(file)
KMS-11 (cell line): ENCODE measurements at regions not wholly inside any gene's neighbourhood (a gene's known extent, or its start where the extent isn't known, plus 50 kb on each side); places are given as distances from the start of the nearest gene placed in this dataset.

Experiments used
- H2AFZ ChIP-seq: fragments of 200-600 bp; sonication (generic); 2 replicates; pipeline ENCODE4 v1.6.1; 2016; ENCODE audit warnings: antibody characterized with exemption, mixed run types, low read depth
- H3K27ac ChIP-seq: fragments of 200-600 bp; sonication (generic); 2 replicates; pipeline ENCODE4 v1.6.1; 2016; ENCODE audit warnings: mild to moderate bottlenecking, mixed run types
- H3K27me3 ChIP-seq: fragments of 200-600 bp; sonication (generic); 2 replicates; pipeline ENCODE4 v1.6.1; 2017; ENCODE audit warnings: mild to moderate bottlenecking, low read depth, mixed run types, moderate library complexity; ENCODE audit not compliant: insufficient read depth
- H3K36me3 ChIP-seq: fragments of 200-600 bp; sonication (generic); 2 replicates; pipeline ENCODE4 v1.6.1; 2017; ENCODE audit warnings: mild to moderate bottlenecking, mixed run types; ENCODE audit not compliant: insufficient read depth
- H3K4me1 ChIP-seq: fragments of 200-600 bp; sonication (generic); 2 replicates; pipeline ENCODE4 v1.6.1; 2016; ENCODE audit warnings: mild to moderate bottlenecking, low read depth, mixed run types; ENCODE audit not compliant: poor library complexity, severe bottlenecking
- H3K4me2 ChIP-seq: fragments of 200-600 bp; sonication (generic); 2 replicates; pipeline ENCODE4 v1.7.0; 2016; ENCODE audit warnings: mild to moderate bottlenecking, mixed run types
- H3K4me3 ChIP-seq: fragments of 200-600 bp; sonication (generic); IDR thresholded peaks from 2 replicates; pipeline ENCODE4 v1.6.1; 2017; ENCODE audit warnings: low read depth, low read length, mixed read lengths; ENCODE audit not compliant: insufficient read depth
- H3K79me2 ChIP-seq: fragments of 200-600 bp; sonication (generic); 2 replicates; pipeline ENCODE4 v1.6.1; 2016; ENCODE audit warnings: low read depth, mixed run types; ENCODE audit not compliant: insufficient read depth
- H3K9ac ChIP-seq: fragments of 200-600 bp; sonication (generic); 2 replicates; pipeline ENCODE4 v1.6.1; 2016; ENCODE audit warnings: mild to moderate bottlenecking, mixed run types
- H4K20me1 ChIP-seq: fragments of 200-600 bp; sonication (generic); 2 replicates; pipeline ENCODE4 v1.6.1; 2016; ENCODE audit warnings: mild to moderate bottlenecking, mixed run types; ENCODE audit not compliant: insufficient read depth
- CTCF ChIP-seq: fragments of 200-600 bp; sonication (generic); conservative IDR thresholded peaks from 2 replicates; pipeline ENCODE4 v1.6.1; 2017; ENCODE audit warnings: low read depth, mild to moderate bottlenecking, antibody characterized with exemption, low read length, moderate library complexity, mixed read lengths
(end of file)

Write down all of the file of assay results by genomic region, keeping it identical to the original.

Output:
KMS-11 (cell line): ENCODE measurements at regions not wholly inside any gene's neighbourhood (a gene's known extent, or its start where the extent isn't known, plus 50 kb on each side); places are given as distances from the start of the nearest gene placed in this dataset.

Experiments used
- H2AFZ ChIP-seq: fragments of 200-600 bp; sonication (generic); 2 replicates; pipeline ENCODE4 v1.6.1; 2016; ENCODE audit warnings: antibody characterized with exemption, mixed run types, low read depth
- H3K27ac ChIP-seq: fragments of 200-600 bp; sonication (generic); 2 replicates; pipeline ENCODE4 v1.6.1; 2016; ENCODE audit warnings: mild to moderate bottlenecking, mixed run types
- H3K27me3 ChIP-seq: fragments of 200-600 bp; sonication (generic); 2 replicates; pipeline ENCODE4 v1.6.1; 2017; ENCODE audit warnings: mild to moderate bottlenecking, low read depth, mixed run types, moderate library complexity; ENCODE audit not compliant: insufficient read depth
- H3K36me3 ChIP-seq: fragments of 200-600 bp; sonication (generic); 2 replicates; pipeline ENCODE4 v1.6.1; 2017; ENCODE audit warnings: mild to moderate bottlenecking, mixed run types; ENCODE audit not compliant: insufficient read depth
- H3K4me1 ChIP-seq: fragments of 200-600 bp; sonication (generic); 2 replicates; pipeline ENCODE4 v1.6.1; 2016; ENCODE audit warnings: mild to moderate bottlenecking, low read depth, mixed run types; ENCODE audit not compliant: poor library complexity, severe bottlenecking
- H3K4me2 ChIP-seq: fragments of 200-600 bp; sonication (generic); 2 replicates; pipeline ENCODE4 v1.7.0; 2016; ENCODE audit warnings: mild to moderate bottlenecking, mixed run types
- H3K4me3 ChIP-seq: fragments of 200-600 bp; sonication (generic); IDR thresholded peaks from 2 replicates; pipeline ENCODE4 v1.6.1; 2017; ENCODE audit warnings: low read depth, low read length, mixed read lengths; ENCODE audit not compliant: insufficient read depth
- H3K79me2 ChIP-seq: fragments of 200-600 bp; sonication (generic); 2 replicates; pipeline ENCODE4 v1.6.1; 2016; ENCODE audit warnings: low read depth, mixed run types; ENCODE audit not compliant: insufficient read depth
- H3K9ac ChIP-seq: fragments of 200-600 bp; sonication (generic); 2 replicates; pipeline ENCODE4 v1.6.1; 2016; ENCODE audit warnings: mild to moderate bottlenecking, mixed run types
- H4K20me1 ChIP-seq: fragments of 200-600 bp; sonication (generic); 2 replicates; pipeline ENCODE4 v1.6.1; 2016; ENCODE audit warnings: mild to moderate bottlenecking, mixed run types; ENCODE audit not compliant: insufficient read depth
- CTCF ChIP-seq: fragments of 200-600 bp; sonication (generic); conservative IDR thresholded peaks from 2 replicates; pipeline ENCODE4 v1.6.1; 2017; ENCODE audit warnings: low read depth, mild to moderate bottlenecking, antibody characterized with exemption, low read length, moderate library complexity, mixed read lengths